The study is described as a case-control study. Please clarify, see Lewallen S, Courtright P. Epidemiology in Practice: Case-Control Studies. Community Eye Health. 1998;11:57–58.
Description of the study design
The relation between the studied hypothesis and the statistical analyses is unclear. This information is important for evaluating the validity of the findings. Please describe the study design more clearly in terms of tested null hypotheses, sample sizes, and analysis units.
The description of the statistical analysis is too brief. It is, for example, unclear whether or not the assumptions underlying the methods (e.g. statistically independent observations, Gaussian distribution, homogeneity of variance, etc.) were fulfilled. The ICMJE recommendation is to “Describe statistical methods with enough detail to enable a knowledgeable reader with access to the original data to judge its appropriateness for the study and to verify the reported results”.
Odds ratios and relative risks
Statistical and clinical significance are two different things but both are important for the reader’s interpretation of the findings. The authors have adequately presented the statistical significance but not the clinical. Better estimates can be made. Several alternative statistical models exist and should be tried, see McNutt L-A, Wu C, Xue X, Hafner JP. Estimating the Relative Risk in Cohort Studies and Clinical Trials of Common Outcomes. Am J Epidemiol 2003;157:940–943 and Barros AJD, Hirakata VN. Alternatives for logistic regression in cross-sectional studies: an empirical comparison of models that directly estimate the prevalence ratio. BMC Med Res Method 2003, 3:21.
Parameter estimation and prediction
The statistical analysis seems to be based on a conflation between parameter estimation and prediction. Both of these analysis approaches are based on statistical models but the purposes are different. A prediction model is optimized with respect to its predictive accuracy, which is measured in terms of sensitivity and specificity. A major problem in the development of the model is overfitting, adaption to sample-specific random variation, and the solution is validation. Parameter estimation is performed using an explanatory model, optimized with respect to the validity of the parameter estimates. The model must, therefore, be developed on the basis of known or assumed cause-effect relations. For example, confounders are included in the model to avoid confounding bias, but including a mediator or a collider induces adjustment bias. A good explanatory model does, therefore, not necessarily provide good predictions and a good prediction model does not necessarily provide unbiased parameter estimates.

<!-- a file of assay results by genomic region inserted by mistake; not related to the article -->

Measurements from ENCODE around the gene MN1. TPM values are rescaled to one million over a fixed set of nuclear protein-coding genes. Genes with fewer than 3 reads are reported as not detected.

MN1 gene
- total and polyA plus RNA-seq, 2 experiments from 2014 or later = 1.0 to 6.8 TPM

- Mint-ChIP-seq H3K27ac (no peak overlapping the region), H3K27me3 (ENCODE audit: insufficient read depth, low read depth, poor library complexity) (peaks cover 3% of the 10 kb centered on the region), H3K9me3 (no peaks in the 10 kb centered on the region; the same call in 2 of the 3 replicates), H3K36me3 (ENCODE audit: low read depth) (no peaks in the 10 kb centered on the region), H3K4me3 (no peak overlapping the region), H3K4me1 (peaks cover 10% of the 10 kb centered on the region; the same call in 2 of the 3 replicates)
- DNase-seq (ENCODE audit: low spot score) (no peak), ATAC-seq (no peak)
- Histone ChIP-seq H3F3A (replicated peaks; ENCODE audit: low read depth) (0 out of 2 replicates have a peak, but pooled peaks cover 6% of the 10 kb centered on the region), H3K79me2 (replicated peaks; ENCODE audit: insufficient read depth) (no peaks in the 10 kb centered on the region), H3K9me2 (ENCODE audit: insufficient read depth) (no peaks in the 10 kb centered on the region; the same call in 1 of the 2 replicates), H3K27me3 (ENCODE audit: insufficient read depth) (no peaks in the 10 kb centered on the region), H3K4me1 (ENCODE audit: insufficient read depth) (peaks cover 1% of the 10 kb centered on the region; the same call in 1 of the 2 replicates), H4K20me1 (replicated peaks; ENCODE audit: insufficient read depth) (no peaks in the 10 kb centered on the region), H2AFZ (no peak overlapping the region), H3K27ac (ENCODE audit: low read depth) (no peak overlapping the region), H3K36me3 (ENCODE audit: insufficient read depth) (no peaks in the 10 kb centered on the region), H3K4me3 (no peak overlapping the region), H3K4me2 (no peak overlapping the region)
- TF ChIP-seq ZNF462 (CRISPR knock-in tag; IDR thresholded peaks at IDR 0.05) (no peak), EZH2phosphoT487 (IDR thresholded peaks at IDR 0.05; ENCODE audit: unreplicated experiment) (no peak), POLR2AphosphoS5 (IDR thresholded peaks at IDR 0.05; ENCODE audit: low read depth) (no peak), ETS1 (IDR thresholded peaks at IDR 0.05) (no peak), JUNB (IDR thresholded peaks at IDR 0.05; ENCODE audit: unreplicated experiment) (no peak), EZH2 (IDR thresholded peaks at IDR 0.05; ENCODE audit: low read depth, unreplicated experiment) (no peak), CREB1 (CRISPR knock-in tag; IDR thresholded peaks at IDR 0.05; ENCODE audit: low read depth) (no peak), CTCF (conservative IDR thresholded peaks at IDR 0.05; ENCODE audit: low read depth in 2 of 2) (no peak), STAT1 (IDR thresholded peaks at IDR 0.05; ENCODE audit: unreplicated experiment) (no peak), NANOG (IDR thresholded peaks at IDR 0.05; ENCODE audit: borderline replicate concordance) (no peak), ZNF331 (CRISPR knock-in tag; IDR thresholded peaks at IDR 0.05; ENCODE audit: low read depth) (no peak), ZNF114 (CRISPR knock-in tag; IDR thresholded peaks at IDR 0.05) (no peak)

The statistical analysis and the presentation of the results focus on knees instead of patients. This means that bilateral (correlated) observations are included in the statistical analysis. Has the correlation been accounted for in the statistical analysis? Are the presented results reliable? See e.g. Ranstam J. Repeated measurements, bilateral observations and pseudoreplicates, why does it matter. Osteoarthritis Cartilage 2012;20:473-475.
It is stated in the statistics section that “The normal distribution of data … was confirmed with the Kolmogorov-Smirnov test”. I assume that the distributional assumption was tested using the Kolmogorov-Smirnov test. The statistical power to detect a deviation from normality depends, however, on the sample size. Given the limited sample size of the study, the word “confirm” may be an overstatement.
Significant and n.s.
The analysis strategy is based on dichotomising findings as either statistically significant or not statistically significant. This is a strategy that leads to considerable distortion of the scientific process, see Wasserstein RL, Lazar NA. The ASA’s statement on p-values: context, process, and purpose. The American Statistician 2016 doi: 10.1080/00031305.2016.1154108. Statistically significant findings are not necessarily scientifically relevant and statistical nonsignificance is just an indication of uncertainty, not of equivalence.
The statistical analysis includes Bonferroni correction. Please describe the used strategy for addressing multiplicity issues and clarify how the correction is performed with respect to the number of tested null hypotheses, how the strategy was pre-specified, and how the results from the statistical analysis were interpreted (i.e. vis-à-vis unaddressed multiplicity effects).
The Bonferroni correction should be explained with respect to a) why such corrections are meaningful in an observational study without the pre-specification of an overall strategy for addressing multiplicity issues and b) a description of the multiplicity problems that are solved by the correction and of those that remain to be considered when interpreting the analysis results.